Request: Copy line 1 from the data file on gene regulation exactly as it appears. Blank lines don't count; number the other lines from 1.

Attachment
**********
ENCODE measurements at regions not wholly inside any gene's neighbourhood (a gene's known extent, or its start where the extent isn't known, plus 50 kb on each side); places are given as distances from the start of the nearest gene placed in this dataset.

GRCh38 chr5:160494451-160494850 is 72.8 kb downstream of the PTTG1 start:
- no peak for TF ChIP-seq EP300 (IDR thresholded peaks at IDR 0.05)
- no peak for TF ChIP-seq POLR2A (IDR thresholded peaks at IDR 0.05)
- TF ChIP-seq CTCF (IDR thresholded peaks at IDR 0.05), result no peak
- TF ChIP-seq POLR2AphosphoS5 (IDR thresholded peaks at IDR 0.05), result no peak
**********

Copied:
ENCODE measurements at regions not wholly inside any gene's neighbourhood (a gene's known extent, or its start where the extent isn't known, plus 50 kb on each side); places are given as distances from the start of the nearest gene placed in this dataset.